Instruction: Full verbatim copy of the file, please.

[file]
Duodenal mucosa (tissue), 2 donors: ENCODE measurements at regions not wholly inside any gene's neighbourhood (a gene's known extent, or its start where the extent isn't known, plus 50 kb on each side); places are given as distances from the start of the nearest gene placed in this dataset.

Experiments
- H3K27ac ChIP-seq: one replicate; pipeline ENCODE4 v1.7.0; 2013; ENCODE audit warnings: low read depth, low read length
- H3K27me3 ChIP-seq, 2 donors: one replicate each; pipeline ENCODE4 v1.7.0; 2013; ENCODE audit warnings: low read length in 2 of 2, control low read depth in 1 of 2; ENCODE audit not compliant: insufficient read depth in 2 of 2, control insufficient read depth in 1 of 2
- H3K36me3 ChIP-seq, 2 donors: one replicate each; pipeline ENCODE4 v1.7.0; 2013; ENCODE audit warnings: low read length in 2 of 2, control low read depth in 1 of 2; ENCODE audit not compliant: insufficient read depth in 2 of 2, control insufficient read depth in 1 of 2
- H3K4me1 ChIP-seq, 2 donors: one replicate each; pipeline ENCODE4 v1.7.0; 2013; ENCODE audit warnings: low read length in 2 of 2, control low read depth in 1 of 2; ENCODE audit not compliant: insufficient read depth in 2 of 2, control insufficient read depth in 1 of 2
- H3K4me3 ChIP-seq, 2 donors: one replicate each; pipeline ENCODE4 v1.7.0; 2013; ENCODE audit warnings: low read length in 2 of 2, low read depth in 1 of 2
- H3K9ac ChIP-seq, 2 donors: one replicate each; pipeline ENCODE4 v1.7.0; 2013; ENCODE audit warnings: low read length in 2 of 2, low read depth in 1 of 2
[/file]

Duodenal mucosa (tissue), 2 donors: ENCODE measurements at regions not wholly inside any gene's neighbourhood (a gene's known extent, or its start where the extent isn't known, plus 50 kb on each side); places are given as distances from the start of the nearest gene placed in this dataset.

Experiments
- H3K27ac ChIP-seq: one replicate; pipeline ENCODE4 v1.7.0; 2013; ENCODE audit warnings: low read depth, low read length
- H3K27me3 ChIP-seq, 2 donors: one replicate each; pipeline ENCODE4 v1.7.0; 2013; ENCODE audit warnings: low read length in 2 of 2, control low read depth in 1 of 2; ENCODE audit not compliant: insufficient read depth in 2 of 2, control insufficient read depth in 1 of 2
- H3K36me3 ChIP-seq, 2 donors: one replicate each; pipeline ENCODE4 v1.7.0; 2013; ENCODE audit warnings: low read length in 2 of 2, control low read depth in 1 of 2; ENCODE audit not compliant: insufficient read depth in 2 of 2, control insufficient read depth in 1 of 2
- H3K4me1 ChIP-seq, 2 donors: one replicate each; pipeline ENCODE4 v1.7.0; 2013; ENCODE audit warnings: low read length in 2 of 2, control low read depth in 1 of 2; ENCODE audit not compliant: insufficient read depth in 2 of 2, control insufficient read depth in 1 of 2
- H3K4me3 ChIP-seq, 2 donors: one replicate each; pipeline ENCODE4 v1.7.0; 2013; ENCODE audit warnings: low read length in 2 of 2, low read depth in 1 of 2
- H3K9ac ChIP-seq, 2 donors: one replicate each; pipeline ENCODE4 v1.7.0; 2013; ENCODE audit warnings: low read length in 2 of 2, low read depth in 1 of 2